A question left on a lot of voter’s minds Tuesday night after his U.S. Senate debate with Dr. Mehmet Oz is how Lt. Gov. John Fetterman will recover from the stroke he suffered back in May, as he struggled at times to explain his positions and often spoke haltingly, but insisted he is continuing to get better.
Fetterman’s speech challenges were apparent throughout the night as he says he continues to deal with auditory processing issues. Necessitating the use of a closed captioning device to fully understand what was being said, while often struggling to complete sentences and make his points.
Joe Calvello, Fetterman’s communications director, said after the debate that the captioning system used in the debate was delayed and filled with errors. A spokesperson for Nexstar, which organized the debate, disputed that claim while adding Fetterman only showed up for one of the two rehearsals offered to both candidates.
Fetterman was also asked about releasing his full medical records during the debate. He said he would not do that, and instead said that his public appearances and his letter from his personal physician saying he’s fit for the job are proof that he has sufficiently recovered.
“There is not a one-size-fits-all when it comes to stroke recovery,”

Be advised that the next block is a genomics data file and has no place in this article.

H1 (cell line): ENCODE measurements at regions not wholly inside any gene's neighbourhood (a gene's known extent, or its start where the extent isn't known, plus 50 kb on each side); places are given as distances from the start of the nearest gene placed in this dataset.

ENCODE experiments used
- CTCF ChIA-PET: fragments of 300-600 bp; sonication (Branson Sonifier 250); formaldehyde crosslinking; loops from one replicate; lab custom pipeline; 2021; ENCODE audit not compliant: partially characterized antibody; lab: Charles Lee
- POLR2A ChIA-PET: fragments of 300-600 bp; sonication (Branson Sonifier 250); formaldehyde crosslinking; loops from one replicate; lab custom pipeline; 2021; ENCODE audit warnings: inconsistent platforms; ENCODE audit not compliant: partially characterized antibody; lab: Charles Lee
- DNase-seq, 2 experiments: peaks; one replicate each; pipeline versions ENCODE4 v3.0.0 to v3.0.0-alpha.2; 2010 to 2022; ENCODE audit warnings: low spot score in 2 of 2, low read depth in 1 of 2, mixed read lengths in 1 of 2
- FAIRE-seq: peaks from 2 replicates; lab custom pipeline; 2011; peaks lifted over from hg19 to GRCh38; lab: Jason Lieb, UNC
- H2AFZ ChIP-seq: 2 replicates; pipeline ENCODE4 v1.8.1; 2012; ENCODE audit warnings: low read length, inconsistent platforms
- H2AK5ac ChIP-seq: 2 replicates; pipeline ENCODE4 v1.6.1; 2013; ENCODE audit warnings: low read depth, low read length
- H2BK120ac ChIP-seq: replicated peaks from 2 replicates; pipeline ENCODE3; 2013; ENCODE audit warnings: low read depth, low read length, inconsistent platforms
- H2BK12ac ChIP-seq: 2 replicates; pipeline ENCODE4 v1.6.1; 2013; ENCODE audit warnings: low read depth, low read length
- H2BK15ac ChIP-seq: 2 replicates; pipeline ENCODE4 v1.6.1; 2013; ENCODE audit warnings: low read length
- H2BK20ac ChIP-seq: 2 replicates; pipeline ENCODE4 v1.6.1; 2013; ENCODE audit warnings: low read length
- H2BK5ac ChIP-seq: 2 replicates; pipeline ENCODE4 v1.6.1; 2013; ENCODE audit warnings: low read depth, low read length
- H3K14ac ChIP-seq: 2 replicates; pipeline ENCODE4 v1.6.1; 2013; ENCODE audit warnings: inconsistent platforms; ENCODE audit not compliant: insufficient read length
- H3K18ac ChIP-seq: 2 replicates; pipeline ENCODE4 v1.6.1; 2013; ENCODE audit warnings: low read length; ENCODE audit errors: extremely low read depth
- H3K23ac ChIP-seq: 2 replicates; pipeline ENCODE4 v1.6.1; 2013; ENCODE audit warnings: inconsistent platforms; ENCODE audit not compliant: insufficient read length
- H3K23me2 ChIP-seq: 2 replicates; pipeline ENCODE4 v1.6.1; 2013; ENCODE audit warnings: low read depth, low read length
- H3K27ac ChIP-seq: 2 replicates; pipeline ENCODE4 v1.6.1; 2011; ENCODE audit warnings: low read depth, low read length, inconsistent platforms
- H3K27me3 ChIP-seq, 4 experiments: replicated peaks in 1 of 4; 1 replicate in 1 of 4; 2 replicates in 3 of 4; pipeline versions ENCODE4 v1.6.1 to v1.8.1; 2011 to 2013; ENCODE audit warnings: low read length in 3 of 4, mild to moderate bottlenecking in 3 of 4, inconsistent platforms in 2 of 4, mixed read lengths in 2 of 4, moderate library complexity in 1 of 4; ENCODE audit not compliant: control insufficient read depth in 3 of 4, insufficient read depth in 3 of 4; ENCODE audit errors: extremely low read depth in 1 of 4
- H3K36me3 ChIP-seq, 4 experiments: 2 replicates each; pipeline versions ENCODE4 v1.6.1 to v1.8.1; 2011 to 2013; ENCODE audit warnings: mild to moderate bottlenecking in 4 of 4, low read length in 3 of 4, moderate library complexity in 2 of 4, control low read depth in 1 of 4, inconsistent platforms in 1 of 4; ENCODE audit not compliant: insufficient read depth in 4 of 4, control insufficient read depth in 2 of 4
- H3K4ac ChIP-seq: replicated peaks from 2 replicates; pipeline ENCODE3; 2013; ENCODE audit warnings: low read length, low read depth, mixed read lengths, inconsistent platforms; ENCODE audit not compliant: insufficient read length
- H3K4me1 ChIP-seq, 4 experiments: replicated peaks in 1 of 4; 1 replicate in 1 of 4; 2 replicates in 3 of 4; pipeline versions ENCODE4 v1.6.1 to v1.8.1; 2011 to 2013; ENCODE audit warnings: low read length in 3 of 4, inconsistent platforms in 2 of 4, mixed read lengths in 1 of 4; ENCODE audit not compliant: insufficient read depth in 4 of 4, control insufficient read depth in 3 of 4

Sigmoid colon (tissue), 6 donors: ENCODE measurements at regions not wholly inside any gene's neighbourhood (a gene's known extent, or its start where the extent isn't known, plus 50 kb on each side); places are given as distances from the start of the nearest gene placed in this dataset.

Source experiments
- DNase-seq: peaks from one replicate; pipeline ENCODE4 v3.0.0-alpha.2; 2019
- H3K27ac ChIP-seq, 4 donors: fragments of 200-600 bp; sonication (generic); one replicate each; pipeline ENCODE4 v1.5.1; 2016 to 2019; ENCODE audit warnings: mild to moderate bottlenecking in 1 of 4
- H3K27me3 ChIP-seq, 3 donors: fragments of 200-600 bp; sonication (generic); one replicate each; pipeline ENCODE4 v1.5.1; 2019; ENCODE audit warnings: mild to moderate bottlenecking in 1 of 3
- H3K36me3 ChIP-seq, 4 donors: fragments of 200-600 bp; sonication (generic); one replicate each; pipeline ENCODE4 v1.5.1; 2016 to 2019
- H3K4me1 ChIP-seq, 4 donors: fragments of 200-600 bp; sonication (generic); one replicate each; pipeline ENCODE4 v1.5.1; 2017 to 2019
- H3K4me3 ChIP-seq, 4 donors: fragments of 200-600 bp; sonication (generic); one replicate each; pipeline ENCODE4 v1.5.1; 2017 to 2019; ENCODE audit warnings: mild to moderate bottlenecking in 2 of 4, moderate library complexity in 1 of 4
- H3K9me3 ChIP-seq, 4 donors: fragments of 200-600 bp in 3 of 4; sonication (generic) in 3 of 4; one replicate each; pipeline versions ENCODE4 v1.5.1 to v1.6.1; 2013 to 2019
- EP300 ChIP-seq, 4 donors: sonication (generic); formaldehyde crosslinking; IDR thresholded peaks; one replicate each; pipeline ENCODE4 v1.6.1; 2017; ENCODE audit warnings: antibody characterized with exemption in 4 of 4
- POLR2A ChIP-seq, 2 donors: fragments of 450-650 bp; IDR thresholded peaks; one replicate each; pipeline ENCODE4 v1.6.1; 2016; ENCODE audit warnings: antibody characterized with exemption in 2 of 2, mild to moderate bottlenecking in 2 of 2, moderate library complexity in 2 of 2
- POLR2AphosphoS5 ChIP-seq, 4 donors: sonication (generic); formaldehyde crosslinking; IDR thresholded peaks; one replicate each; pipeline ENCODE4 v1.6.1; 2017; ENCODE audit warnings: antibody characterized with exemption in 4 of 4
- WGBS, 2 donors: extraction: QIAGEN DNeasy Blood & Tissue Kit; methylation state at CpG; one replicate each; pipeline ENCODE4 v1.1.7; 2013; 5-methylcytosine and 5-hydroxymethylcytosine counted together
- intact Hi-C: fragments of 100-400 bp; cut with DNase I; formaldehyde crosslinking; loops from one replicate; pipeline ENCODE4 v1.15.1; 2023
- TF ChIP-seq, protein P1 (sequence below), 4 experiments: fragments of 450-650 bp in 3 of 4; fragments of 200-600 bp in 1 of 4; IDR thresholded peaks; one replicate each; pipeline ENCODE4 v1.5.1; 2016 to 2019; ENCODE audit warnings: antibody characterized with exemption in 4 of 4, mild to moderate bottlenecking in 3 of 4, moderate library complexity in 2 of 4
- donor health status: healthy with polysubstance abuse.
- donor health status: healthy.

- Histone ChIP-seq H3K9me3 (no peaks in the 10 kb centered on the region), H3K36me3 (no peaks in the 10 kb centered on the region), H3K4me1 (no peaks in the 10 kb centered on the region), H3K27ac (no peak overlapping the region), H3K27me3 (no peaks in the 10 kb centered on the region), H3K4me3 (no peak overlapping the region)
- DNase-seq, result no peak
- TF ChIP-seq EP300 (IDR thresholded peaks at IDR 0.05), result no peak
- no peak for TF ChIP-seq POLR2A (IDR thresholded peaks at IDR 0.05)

Lanciano said that, generally, recovery depends on the severity of the stroke and the patient’s age.
“The recovery we typically see occurs the fastest in the first three months after the stroke and there is continued slower recovery for the next year then afterward,” he said. “What is back by a year to (15) months is what a person is going to have back after a stroke.”
Lanciano said the better someone’s comprehension and condition are, and the more patients are aware of their deficits, the better.
“Everyone is affected in a different way, not all of them are physical and not all of them are mental either,”
Lingering effects can be hidden, such as bowel or bladder issues or mild language deficits they learn to overcome.
“They can still look like they’re normal and it can be very frustrating for people to criticize the severity of illness because it affects everyone differently, I think it is important when someone is in the spotlight for us to remember that is something that affects Americans.”
Stroke is the 5th leading cause of morbidity and mortality in the United States, according to federal data.